ISSUE: When was the last time you really checked the power cords on all of your devices, including extension cords, computers, printers, exam tables, and chairs? One of the biggest hazards in a facility is overloading the power strips/bars. They are designed to handle only a certain amount of current before shutting off. Do you have electric outlets where the covers are either broken or missing? Do you have power cords that are frayed or have wires exposed? Did you just decide to wrap them with electrical tape and think the problem would just go away? Imagine what can happen if you, or your patients, drop a cup of water of coffee on that exposed wire.
SOLUTION: If you have outlets that have broken or missing covers, replace them. If a power cord is frayed, do not tape them but replace them. Remember that an exposed wire is still full of current no matter how low the voltage is.
Make safety everyone's responsibility and when any potential hazard is seen, remove it immediately. Clean up any/all debris in any area when it is first noticed to prevent the hazard.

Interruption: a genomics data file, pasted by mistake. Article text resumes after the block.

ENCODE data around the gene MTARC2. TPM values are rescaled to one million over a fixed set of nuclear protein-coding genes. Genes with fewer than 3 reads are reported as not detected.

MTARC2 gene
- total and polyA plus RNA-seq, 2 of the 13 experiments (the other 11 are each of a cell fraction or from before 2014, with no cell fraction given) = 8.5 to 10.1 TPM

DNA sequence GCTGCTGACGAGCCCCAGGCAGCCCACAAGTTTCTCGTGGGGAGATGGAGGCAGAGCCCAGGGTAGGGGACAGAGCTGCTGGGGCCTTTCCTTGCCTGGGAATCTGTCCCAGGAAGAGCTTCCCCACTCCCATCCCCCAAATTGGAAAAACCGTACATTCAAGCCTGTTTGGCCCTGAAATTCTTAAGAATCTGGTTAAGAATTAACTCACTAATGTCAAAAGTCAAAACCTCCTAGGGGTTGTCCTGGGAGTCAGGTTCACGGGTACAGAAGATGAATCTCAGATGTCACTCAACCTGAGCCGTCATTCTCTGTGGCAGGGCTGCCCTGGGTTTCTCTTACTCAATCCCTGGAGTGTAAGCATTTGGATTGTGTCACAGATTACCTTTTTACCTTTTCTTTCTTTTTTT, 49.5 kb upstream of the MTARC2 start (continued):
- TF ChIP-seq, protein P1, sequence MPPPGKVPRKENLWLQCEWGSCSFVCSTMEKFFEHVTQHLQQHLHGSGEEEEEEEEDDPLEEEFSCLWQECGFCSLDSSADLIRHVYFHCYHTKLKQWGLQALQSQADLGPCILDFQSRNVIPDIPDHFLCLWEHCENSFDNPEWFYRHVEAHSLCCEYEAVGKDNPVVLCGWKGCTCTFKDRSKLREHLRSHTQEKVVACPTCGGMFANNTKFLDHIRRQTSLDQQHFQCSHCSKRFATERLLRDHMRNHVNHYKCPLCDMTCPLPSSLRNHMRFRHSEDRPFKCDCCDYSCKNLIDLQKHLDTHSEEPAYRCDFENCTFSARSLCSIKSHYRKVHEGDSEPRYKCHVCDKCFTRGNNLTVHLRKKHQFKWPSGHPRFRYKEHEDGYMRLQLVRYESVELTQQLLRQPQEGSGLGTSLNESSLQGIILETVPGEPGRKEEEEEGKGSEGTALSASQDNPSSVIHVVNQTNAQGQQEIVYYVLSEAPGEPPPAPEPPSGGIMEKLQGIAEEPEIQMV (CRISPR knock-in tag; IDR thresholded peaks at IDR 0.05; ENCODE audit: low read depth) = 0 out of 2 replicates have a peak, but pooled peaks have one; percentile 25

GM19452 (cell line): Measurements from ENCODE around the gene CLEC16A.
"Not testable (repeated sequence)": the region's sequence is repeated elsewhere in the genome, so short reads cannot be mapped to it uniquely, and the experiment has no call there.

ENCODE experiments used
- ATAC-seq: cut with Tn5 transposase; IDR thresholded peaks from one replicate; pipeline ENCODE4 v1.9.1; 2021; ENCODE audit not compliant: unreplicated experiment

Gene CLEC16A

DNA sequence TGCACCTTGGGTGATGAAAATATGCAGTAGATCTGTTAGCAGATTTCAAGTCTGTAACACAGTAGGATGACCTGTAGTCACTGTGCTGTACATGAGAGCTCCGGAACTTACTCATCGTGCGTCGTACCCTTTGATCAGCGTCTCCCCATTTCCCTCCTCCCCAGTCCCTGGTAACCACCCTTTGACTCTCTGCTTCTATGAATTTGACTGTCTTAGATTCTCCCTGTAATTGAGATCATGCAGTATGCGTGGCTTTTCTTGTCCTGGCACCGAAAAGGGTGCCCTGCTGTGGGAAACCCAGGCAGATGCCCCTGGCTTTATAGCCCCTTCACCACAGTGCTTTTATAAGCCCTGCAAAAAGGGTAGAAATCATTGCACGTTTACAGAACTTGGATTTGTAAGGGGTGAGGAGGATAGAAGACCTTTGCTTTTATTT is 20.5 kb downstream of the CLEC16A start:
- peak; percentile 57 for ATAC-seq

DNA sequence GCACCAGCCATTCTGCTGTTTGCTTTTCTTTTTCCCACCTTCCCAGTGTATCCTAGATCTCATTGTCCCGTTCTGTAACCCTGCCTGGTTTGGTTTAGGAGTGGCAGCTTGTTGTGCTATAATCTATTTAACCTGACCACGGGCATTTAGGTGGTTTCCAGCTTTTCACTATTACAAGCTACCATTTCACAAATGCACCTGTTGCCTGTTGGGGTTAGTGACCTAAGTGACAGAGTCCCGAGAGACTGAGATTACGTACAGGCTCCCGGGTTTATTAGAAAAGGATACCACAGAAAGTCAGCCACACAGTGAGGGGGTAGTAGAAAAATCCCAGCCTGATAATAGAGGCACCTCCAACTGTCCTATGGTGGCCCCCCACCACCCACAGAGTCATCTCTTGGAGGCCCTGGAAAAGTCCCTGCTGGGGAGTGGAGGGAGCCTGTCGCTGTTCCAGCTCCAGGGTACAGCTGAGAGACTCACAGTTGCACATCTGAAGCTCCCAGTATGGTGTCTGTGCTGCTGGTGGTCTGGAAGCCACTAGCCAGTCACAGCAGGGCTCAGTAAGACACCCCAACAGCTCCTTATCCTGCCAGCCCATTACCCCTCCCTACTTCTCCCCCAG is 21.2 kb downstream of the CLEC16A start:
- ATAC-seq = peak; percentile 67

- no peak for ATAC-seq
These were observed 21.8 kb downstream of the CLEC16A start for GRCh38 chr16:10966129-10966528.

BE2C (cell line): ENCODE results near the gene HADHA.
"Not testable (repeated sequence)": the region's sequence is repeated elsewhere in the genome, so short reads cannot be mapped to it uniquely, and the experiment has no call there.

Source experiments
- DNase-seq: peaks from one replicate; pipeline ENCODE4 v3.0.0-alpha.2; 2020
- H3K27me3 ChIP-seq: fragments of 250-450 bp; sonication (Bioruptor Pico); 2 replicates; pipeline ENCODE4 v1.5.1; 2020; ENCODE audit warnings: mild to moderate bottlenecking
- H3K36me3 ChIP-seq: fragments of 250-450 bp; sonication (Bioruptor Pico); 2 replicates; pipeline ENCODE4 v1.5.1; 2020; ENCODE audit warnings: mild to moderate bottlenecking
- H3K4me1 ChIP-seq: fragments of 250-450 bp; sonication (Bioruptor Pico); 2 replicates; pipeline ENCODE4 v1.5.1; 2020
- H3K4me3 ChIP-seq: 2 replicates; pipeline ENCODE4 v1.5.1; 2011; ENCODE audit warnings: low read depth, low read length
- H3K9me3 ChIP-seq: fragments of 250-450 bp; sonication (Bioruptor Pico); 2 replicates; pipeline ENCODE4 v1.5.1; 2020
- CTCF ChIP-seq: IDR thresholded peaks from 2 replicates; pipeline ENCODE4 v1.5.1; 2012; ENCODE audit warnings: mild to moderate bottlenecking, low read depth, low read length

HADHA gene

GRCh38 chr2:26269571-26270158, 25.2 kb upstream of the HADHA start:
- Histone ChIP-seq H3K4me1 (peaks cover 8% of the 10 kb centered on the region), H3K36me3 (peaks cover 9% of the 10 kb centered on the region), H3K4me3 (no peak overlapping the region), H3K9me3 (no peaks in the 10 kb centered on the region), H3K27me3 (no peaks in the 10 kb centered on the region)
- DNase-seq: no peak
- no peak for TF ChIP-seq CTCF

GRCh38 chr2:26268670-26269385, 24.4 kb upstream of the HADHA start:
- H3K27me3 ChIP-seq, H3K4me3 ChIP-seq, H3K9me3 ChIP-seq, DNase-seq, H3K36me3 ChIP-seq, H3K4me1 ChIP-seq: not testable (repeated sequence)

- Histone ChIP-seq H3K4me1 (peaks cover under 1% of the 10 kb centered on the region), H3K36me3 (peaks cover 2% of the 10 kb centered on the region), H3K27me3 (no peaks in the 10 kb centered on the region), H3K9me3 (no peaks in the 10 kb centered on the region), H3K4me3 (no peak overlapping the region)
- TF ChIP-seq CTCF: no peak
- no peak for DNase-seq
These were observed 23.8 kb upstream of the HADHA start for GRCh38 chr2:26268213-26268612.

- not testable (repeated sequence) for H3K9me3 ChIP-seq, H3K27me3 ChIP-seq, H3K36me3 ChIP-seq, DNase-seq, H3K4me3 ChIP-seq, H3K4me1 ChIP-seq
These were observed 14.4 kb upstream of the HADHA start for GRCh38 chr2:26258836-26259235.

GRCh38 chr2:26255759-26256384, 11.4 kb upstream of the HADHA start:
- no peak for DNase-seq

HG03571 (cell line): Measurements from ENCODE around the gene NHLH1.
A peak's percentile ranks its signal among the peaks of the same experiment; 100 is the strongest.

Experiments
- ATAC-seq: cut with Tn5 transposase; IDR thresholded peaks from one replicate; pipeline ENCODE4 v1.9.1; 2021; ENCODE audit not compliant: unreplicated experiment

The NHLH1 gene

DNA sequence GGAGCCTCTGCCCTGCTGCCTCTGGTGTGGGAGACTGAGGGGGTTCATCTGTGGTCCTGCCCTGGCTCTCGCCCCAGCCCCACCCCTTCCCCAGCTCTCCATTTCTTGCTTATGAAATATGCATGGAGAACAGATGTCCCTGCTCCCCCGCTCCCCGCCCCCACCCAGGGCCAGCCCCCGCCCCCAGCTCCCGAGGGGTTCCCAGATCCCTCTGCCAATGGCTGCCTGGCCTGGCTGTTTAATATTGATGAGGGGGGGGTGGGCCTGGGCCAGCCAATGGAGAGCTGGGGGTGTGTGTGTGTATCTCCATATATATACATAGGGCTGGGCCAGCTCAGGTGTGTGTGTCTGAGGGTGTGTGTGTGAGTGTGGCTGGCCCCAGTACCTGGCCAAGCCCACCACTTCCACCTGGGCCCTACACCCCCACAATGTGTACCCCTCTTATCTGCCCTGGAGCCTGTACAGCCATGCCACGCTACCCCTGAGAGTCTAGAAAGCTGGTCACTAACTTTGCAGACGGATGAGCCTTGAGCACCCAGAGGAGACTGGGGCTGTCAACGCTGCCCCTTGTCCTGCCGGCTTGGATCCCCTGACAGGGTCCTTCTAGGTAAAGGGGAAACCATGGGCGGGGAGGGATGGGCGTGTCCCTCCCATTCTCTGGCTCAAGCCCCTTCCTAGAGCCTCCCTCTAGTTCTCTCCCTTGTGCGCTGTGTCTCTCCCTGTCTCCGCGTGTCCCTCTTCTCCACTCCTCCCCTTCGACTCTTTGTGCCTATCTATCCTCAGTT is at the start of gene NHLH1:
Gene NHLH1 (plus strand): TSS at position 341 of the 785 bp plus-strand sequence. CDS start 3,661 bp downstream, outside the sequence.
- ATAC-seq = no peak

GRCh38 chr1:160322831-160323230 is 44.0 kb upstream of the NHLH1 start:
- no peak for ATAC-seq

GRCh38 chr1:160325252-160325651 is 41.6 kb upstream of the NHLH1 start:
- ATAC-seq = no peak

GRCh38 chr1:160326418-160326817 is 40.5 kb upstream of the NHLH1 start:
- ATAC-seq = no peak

Now, while many more hazards exist in your spa or medical office, awareness is the key to prevention. Hazards will continually arise, and preventative maintenance and precautions for eliminating risk are the only way to ensure the safety of you, your patients, and your staff.
SAFETY IS EVERYONE'S RESPONSIBILITY
Do you have any idea how much profit safety adds to your bottom line? Let's put it in a different context. Do you know how much it can cost you by not having a safety prevention program? Safety must start from the top (practice/spa owner) and be at the forefront of everyone's mind. Safety is a culture, both personally and professionally, and cannot be thought of as a burden but rather an added value to your patients and your staff.
Jay A. Shorr BA, MBM-C, MAACS-AH, CAC I-V, III is the founder and managing partner of The Best Medical Business Solutions, assisting medical practices with the operational, finan- cial and administrative health of their business. He is also a professional motivational speaker, an advisor to the Certified Aesthetic Consultant program and a certified medical business manager from Florida Atlantic University. He can be reached at email@example.com
Mara Shorr serves as the Vice President of Marketing and Business Development for The Best Medical Business Solutions, a Florida-based company helping aesthetic and cosmetic medical practices and spas with the financial, operational and administrative health of their business. She is a Level II, III and IV Certified Aesthetic Consultant utiliz- ing knowledge and experience to help clients achieve their potential. A national speaker and writer, Ms. Shorr can be contacted at firstname.lastname@example.org.